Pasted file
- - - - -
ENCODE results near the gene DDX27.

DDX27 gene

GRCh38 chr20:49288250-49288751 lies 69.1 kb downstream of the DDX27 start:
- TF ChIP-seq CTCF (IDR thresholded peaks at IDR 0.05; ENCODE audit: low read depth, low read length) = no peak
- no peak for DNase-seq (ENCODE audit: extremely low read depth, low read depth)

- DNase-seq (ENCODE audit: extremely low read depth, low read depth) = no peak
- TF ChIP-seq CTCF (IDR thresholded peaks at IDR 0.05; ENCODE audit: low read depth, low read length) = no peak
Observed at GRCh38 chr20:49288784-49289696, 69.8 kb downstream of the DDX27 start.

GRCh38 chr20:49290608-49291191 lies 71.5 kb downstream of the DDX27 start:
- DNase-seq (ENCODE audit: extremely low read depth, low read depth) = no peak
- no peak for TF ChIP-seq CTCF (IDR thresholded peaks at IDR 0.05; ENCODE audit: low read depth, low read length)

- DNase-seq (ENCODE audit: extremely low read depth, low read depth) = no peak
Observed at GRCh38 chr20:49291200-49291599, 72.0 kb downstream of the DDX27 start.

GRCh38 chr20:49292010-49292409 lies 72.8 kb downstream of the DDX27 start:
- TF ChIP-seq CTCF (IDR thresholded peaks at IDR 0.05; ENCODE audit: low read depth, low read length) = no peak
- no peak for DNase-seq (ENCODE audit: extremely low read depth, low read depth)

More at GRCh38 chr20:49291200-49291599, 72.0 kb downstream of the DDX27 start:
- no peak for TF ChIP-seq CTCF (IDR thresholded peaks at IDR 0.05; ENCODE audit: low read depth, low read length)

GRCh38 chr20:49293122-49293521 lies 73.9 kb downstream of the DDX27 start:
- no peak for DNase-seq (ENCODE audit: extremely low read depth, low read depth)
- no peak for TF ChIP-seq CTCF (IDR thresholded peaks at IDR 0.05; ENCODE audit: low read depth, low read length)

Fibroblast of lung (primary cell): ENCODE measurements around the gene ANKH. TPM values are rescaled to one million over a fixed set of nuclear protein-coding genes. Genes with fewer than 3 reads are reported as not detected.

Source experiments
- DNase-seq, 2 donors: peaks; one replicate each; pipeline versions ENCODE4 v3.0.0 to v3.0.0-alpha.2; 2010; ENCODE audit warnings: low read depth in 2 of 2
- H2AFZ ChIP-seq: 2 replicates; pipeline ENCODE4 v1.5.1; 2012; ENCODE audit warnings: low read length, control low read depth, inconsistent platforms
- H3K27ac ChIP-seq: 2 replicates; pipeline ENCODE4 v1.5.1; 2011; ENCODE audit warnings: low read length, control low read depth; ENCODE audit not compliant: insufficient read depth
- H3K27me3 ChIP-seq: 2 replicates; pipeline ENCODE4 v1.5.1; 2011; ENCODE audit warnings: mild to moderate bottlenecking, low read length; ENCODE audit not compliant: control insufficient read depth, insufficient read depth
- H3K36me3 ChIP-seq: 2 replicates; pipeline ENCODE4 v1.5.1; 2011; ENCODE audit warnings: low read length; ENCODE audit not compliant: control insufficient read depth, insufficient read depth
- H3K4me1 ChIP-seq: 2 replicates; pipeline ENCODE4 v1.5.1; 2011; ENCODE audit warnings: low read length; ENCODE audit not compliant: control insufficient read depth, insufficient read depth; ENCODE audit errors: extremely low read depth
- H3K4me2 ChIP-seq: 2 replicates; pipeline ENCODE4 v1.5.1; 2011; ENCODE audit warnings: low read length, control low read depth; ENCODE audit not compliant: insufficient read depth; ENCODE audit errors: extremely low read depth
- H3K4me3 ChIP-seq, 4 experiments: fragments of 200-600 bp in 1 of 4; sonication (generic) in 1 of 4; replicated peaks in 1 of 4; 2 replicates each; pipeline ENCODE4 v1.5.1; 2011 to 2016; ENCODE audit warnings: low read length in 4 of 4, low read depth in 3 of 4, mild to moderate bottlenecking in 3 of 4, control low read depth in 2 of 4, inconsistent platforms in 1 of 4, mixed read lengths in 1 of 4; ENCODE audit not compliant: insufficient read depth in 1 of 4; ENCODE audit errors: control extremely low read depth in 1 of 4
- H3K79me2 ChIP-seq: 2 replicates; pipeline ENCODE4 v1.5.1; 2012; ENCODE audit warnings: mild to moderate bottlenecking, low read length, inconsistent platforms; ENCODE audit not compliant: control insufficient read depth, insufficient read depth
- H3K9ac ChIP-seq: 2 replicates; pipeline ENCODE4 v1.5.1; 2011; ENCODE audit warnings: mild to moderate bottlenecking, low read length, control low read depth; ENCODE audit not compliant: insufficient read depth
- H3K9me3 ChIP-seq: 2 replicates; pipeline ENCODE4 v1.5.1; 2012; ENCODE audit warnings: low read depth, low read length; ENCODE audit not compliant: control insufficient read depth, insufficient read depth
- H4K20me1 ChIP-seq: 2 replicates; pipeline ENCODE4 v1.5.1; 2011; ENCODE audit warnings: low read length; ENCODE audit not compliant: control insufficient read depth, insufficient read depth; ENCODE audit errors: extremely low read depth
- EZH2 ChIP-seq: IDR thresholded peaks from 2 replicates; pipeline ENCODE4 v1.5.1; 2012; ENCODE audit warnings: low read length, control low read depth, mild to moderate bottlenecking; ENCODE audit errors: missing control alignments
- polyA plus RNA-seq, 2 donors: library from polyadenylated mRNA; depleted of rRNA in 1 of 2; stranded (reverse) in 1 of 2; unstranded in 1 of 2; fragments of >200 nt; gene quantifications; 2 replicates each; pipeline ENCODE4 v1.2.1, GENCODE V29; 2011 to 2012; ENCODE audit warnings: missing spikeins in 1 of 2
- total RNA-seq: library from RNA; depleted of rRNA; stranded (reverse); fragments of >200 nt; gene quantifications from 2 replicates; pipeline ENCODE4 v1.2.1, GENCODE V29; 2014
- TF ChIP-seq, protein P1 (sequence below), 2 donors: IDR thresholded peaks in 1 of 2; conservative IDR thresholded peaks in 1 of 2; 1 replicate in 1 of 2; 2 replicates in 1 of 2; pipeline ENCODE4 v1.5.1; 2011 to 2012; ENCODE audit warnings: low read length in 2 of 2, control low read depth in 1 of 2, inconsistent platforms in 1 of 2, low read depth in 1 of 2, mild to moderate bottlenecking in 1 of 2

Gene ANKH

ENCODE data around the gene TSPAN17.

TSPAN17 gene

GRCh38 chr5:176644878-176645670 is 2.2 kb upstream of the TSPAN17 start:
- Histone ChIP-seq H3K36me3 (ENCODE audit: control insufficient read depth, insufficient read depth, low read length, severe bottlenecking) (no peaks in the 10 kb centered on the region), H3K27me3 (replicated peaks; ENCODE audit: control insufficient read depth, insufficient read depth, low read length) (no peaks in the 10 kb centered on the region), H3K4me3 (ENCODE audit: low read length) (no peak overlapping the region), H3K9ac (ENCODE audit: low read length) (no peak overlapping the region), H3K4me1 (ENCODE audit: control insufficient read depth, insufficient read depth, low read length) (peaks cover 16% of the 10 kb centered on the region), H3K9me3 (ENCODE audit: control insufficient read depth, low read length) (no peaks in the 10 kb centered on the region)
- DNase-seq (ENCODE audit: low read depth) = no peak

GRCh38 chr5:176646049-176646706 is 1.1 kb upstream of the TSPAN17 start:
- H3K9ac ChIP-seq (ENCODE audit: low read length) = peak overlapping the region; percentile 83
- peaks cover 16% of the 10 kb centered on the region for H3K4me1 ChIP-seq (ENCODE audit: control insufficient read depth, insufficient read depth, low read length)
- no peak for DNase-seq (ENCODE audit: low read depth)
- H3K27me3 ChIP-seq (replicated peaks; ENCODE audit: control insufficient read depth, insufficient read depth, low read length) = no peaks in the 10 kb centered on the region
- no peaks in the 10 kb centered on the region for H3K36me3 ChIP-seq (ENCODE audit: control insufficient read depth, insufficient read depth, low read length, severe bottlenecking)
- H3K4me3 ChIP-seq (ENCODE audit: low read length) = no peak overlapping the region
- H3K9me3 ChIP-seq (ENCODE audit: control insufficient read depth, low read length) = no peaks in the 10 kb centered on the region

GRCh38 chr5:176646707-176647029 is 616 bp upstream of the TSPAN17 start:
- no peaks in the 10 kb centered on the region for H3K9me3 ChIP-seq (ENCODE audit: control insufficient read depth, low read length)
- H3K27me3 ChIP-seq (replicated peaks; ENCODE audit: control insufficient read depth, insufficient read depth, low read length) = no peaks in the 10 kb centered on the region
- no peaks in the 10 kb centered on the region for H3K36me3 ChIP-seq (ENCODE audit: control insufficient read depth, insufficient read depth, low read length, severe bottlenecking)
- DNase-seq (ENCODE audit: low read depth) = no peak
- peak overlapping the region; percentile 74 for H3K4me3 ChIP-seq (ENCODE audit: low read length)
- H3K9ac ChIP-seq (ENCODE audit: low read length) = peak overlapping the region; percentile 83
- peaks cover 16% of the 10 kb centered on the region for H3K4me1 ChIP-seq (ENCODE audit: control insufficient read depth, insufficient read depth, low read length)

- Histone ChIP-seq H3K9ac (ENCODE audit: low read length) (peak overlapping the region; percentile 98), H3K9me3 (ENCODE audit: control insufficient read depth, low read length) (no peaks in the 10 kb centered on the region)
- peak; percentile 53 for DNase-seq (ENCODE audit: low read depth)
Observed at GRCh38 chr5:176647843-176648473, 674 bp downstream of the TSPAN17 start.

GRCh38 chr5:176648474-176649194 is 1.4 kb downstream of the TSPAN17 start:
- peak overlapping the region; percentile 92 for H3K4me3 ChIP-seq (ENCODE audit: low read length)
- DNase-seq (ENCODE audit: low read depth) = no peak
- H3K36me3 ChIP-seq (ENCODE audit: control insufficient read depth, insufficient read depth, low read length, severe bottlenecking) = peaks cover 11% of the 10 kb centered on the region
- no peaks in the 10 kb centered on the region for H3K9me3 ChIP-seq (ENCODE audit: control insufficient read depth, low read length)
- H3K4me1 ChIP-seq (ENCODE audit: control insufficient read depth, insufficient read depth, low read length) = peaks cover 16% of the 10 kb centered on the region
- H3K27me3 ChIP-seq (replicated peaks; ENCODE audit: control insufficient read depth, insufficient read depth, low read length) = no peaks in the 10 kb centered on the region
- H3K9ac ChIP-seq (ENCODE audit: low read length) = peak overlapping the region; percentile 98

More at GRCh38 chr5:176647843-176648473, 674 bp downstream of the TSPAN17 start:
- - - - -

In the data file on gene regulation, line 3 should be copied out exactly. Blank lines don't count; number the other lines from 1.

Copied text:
GRCh38 chr20:49288250-49288751 lies 69.1 kb downstream of the DDX27 start: